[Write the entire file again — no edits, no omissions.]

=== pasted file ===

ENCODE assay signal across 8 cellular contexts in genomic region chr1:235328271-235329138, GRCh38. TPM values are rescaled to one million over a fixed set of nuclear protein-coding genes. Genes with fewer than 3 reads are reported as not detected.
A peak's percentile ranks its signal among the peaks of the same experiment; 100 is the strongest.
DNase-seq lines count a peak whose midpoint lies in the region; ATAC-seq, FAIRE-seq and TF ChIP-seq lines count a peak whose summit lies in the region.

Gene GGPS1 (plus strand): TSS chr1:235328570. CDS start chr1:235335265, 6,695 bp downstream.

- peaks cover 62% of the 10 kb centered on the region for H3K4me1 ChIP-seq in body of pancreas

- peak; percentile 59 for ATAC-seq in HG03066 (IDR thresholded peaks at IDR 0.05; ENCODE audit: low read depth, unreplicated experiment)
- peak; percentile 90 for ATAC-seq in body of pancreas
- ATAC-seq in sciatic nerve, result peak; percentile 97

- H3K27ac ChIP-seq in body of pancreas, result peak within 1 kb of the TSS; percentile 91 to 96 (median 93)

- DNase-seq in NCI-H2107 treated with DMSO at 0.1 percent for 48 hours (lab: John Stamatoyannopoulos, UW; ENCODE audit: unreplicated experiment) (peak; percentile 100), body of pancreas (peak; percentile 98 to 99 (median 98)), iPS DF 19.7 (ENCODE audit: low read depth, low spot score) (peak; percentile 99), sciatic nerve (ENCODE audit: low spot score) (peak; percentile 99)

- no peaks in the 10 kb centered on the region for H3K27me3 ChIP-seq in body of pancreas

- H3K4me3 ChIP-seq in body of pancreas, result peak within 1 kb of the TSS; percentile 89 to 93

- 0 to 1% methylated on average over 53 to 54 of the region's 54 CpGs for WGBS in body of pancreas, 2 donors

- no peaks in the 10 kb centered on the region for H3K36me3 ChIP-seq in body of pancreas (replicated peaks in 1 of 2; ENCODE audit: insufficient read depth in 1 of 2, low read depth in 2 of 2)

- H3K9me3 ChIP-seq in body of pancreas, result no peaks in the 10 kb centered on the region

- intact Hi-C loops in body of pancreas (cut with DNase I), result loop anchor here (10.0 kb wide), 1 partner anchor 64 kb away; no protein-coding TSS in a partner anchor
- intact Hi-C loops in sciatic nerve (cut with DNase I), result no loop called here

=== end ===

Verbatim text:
ENCODE assay signal across 8 cellular contexts in genomic region chr1:235328271-235329138, GRCh38. TPM values are rescaled to one million over a fixed set of nuclear protein-coding genes. Genes with fewer than 3 reads are reported as not detected.
A peak's percentile ranks its signal among the peaks of the same experiment; 100 is the strongest.
DNase-seq lines count a peak whose midpoint lies in the region; ATAC-seq, FAIRE-seq and TF ChIP-seq lines count a peak whose summit lies in the region.

Gene GGPS1 (plus strand): TSS chr1:235328570. CDS start chr1:235335265, 6,695 bp downstream.

- peaks cover 62% of the 10 kb centered on the region for H3K4me1 ChIP-seq in body of pancreas

- peak; percentile 59 for ATAC-seq in HG03066 (IDR thresholded peaks at IDR 0.05; ENCODE audit: low read depth, unreplicated experiment)
- peak; percentile 90 for ATAC-seq in body of pancreas
- ATAC-seq in sciatic nerve, result peak; percentile 97

- H3K27ac ChIP-seq in body of pancreas, result peak within 1 kb of the TSS; percentile 91 to 96 (median 93)

- DNase-seq in NCI-H2107 treated with DMSO at 0.1 percent for 48 hours (lab: John Stamatoyannopoulos, UW; ENCODE audit: unreplicated experiment) (peak; percentile 100), body of pancreas (peak; percentile 98 to 99 (median 98)), iPS DF 19.7 (ENCODE audit: low read depth, low spot score) (peak; percentile 99), sciatic nerve (ENCODE audit: low spot score) (peak; percentile 99)

- no peaks in the 10 kb centered on the region for H3K27me3 ChIP-seq in body of pancreas

- H3K4me3 ChIP-seq in body of pancreas, result peak within 1 kb of the TSS; percentile 89 to 93

- 0 to 1% methylated on average over 53 to 54 of the region's 54 CpGs for WGBS in body of pancreas, 2 donors

- no peaks in the 10 kb centered on the region for H3K36me3 ChIP-seq in body of pancreas (replicated peaks in 1 of 2; ENCODE audit: insufficient read depth in 1 of 2, low read depth in 2 of 2)

- H3K9me3 ChIP-seq in body of pancreas, result no peaks in the 10 kb centered on the region

- intact Hi-C loops in body of pancreas (cut with DNase I), result loop anchor here (10.0 kb wide), 1 partner anchor 64 kb away; no protein-coding TSS in a partner anchor
- intact Hi-C loops in sciatic nerve (cut with DNase I), result no loop called here